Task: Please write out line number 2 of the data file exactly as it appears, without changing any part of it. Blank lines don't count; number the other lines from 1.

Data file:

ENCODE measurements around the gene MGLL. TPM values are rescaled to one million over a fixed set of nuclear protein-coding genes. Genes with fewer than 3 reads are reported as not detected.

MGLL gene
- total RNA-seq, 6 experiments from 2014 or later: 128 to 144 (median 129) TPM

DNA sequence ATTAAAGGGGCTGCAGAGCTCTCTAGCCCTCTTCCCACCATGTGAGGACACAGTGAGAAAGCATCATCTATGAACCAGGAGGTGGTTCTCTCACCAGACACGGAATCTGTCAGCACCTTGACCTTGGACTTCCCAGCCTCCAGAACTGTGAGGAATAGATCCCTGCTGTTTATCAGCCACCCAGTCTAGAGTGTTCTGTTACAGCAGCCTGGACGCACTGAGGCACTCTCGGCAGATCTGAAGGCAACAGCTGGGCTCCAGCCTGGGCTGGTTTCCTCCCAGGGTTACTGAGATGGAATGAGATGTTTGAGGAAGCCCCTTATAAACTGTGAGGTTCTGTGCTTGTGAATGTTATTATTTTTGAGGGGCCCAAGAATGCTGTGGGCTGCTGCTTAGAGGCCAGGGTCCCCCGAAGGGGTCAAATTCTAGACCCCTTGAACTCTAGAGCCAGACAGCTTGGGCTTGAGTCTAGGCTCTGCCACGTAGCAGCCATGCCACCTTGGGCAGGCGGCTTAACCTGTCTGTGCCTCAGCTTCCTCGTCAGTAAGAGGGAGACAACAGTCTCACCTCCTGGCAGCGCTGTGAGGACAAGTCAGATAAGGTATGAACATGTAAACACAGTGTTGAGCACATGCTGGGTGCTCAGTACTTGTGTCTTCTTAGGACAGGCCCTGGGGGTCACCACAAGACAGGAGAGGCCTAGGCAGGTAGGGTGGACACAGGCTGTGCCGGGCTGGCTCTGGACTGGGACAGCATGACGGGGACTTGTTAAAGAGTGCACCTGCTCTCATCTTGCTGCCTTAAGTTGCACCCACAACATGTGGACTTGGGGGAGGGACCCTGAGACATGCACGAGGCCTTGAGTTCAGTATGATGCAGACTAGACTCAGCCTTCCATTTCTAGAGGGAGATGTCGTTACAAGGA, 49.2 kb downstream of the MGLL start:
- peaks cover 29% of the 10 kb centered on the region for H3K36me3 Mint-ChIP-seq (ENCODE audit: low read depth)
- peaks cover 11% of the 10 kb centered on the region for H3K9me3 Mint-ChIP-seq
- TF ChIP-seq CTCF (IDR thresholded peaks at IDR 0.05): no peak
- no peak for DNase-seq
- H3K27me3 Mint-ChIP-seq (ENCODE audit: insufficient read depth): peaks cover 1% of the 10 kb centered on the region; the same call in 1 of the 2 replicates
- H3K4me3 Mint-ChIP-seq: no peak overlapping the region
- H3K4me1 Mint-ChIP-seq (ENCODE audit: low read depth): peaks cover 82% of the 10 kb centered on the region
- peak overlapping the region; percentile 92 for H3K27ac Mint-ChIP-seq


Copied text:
MGLL gene